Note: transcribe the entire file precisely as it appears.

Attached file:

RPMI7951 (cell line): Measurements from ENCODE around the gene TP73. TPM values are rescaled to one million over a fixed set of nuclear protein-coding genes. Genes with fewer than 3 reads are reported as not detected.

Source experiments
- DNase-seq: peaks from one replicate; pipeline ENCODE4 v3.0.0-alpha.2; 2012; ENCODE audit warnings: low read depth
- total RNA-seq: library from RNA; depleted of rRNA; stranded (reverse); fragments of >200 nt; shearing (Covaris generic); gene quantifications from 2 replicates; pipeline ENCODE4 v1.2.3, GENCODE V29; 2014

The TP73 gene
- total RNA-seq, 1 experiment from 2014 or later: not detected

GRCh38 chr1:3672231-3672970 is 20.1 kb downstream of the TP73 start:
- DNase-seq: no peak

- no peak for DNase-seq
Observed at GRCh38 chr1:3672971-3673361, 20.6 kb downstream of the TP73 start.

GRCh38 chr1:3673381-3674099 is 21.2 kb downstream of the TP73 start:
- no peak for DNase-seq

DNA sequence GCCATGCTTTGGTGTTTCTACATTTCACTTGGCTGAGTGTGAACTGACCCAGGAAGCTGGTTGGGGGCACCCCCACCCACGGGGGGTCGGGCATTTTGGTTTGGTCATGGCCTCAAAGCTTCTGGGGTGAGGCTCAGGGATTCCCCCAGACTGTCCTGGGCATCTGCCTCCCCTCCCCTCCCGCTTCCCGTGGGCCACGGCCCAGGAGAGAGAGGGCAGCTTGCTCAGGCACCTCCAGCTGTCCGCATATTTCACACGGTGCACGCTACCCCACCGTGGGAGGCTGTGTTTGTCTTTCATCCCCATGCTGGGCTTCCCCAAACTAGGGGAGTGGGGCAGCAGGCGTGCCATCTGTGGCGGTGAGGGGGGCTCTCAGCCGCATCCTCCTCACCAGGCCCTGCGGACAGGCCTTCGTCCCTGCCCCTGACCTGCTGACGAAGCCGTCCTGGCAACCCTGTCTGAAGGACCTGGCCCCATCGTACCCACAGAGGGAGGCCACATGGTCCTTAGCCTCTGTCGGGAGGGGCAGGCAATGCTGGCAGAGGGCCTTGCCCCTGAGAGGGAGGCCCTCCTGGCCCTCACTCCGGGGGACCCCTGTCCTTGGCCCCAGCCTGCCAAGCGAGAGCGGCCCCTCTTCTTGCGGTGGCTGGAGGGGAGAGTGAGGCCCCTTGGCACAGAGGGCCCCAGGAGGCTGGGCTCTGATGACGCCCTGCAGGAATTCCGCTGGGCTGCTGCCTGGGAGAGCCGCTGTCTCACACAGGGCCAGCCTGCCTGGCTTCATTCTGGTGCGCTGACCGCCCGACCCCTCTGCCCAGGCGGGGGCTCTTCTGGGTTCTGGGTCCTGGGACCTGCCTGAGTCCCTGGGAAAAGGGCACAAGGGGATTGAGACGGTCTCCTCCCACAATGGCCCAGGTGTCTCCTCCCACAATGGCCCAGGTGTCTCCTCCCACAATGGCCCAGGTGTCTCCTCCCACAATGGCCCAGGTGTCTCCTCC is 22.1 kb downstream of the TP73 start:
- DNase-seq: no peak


RPMI7951 (cell line): Measurements from ENCODE around the gene TP73. TPM values are rescaled to one million over a fixed set of nuclear protein-coding genes. Genes with fewer than 3 reads are reported as not detected.

Source experiments
- DNase-seq: peaks from one replicate; pipeline ENCODE4 v3.0.0-alpha.2; 2012; ENCODE audit warnings: low read depth
- total RNA-seq: library from RNA; depleted of rRNA; stranded (reverse); fragments of >200 nt; shearing (Covaris generic); gene quantifications from 2 replicates; pipeline ENCODE4 v1.2.3, GENCODE V29; 2014

The TP73 gene
- total RNA-seq, 1 experiment from 2014 or later: not detected

GRCh38 chr1:3672231-3672970 is 20.1 kb downstream of the TP73 start:
- DNase-seq: no peak

- no peak for DNase-seq
Observed at GRCh38 chr1:3672971-3673361, 20.6 kb downstream of the TP73 start.

GRCh38 chr1:3673381-3674099 is 21.2 kb downstream of the TP73 start:
- no peak for DNase-seq

DNA sequence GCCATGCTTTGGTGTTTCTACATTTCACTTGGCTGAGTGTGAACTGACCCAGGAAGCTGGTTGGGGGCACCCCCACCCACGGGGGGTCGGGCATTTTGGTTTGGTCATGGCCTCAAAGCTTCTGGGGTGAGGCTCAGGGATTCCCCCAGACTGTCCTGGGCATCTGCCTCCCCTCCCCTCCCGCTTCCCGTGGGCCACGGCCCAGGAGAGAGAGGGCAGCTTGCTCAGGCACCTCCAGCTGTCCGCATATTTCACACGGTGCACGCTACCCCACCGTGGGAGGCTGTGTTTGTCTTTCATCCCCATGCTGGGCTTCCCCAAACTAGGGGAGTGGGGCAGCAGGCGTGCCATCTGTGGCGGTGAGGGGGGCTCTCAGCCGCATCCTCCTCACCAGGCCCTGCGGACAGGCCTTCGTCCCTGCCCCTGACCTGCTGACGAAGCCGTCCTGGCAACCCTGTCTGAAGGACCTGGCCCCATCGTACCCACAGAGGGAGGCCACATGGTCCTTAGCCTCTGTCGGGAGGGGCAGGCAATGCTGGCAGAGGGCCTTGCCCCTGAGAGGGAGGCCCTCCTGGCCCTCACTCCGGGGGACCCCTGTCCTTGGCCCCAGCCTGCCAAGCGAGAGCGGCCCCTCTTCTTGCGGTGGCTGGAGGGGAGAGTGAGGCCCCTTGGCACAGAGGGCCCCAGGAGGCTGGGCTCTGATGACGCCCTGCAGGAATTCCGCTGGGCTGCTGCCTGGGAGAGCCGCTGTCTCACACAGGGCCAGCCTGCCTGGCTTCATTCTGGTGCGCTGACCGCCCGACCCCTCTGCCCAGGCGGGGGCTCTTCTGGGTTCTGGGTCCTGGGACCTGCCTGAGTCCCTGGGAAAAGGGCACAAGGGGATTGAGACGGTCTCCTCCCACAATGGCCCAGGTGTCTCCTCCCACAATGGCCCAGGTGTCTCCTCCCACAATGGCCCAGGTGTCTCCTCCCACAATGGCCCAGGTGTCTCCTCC is 22.1 kb downstream of the TP73 start:
- DNase-seq: no peak